df.describe()is a quick way to describe the data. A more detailed profile can be obtained using the
pandas-profilingpackage. Missing values are represented as
NaNor "not a number". Methods
df.dropna()help in dealing with NaN values. A couple of useful tutorials using Pandas are by Jaiswal and by Osei.
Could you list some tools that aid data preparation with minimal coding?
Data analysis can't happen without data preparation. To enable this with minimal or no coding, it's best to use a self-service data preparation tool. This helps data analysts, business owners and data scientists. There are many of these in the market today (2019): Altair Monarch, Alteryx, ClearStory, Datameer, DataWatch, Dialogue, Improvado, LavaStorm, Microstrategy, Oracle, Paxata, Qlik, Quest, SAP, SAS, Tableau Prep, TIBCO, Trifacta, and Zaloni.
Many tools can combine data from different sources. They include visualization and exploratory data analysis. For data preparation, they can clean, augment, transform, or anonymize data. Some self-service tools include analytics and cataloguing. Good tools manage metadata and offer a search feature. They can track data sources and data transformations.
While developing data preparation pipelines, tools should support real-time visualizations. This facilitates quick debugging of the processing logic. However, it's been noted that many tools are unable to handle big data or fast enough on complex queries.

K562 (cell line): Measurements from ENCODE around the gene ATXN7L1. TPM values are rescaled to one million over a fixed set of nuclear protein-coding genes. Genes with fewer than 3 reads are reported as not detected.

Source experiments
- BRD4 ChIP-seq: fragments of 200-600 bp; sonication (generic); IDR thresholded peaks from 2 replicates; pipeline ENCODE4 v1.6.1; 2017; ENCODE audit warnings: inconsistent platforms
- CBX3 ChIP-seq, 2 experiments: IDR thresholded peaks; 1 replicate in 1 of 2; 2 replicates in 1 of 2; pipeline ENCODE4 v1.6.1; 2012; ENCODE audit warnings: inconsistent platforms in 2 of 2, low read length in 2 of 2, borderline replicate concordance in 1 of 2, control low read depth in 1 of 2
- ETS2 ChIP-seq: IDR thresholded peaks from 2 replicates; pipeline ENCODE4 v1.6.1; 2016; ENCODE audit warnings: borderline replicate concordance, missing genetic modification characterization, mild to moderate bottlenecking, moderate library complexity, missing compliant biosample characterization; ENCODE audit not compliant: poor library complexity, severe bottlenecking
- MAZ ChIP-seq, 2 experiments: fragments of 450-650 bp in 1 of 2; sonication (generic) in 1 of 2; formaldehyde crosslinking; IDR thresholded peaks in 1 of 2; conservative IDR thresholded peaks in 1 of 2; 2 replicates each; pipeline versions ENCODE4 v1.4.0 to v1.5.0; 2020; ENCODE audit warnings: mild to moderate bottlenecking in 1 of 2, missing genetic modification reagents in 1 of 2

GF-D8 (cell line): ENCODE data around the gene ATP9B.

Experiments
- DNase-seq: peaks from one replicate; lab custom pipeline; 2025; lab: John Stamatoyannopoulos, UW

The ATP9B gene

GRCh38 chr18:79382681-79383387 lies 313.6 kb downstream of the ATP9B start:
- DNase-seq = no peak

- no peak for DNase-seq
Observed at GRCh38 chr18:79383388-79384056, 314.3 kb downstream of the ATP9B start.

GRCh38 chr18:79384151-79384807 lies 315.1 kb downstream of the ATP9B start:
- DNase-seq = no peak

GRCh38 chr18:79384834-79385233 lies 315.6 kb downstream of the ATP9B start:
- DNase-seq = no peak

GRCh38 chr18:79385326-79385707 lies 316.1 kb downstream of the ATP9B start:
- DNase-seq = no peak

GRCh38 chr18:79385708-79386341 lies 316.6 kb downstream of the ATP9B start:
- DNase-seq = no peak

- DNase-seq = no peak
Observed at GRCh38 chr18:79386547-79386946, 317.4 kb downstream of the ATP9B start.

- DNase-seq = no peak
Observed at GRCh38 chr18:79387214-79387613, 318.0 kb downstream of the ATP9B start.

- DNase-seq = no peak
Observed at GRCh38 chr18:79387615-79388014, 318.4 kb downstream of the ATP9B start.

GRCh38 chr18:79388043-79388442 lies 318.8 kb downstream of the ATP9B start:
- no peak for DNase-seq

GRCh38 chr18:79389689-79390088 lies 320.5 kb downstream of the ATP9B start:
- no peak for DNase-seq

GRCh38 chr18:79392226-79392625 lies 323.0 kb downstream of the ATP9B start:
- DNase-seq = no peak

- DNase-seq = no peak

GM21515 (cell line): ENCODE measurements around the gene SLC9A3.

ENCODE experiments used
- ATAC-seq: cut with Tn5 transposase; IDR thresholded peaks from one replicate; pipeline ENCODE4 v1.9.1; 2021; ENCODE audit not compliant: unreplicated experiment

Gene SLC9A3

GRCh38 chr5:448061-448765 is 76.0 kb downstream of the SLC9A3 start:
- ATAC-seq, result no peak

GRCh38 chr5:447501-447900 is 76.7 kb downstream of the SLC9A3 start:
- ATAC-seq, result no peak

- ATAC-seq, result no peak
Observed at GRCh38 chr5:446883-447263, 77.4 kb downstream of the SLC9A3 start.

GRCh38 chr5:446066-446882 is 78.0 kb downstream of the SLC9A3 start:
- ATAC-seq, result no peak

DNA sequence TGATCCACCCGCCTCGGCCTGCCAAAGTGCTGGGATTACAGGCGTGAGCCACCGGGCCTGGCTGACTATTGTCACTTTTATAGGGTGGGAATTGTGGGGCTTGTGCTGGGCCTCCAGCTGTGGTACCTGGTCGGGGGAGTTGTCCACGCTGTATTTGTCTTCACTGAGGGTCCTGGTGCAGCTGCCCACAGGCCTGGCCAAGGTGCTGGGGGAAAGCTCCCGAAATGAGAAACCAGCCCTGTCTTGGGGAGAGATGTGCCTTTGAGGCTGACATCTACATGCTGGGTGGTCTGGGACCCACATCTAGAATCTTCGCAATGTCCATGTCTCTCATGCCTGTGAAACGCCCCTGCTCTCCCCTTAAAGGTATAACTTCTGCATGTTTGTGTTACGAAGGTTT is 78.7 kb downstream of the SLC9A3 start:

When choosing a suitable tool, some aspects to consider are features, pricing, performance, usability, collaboration, licensing model, vendor viability, customer support, enterprise integration, security and ecosystem.
This decade sees the growing use of data in organizations. However, data is controlled and managed by IT departments. Data scientists work with IT staff. Data preparation involves coding and specialized expertise. Meanwhile, Business Intelligence (BI) tools show the benefits of data visualization and reporting. Users shift from spreadsheets to BI tools. This leads to more and more requests for data access and analysis. IT is soon overwhelmed by the workload.
To cope with the shift towards data-centric operations, IT open up data to other departments. While this brings speed, data also get siloed and inconsistent across datasets. Spreadsheets are error prone. ETL tools are rigid and therefore not suited for rapid prototyping. In this context, self-service data preparation tools emerge. These require almost no coding and enable rapid iterations.
Google Cloud Platform announces the general availability of Google Cloud Dataprep, a cloud offering from Trifacta. This is a self-managed data preparation tool that integrates well with other parts of Google Cloud such as BigQuery and Cloud Dataflow. Prepared data can then be analyzed in Google Data Studio.
A study by the International Data Corporation (IDC) finds that 33% of time is spent on data preparation, 32% on analytics and only 13% on data science. Respondents note that "too much time is spent on data preparation". They also recognize that they need to automate data preparation to acceleration their analytics pipeline.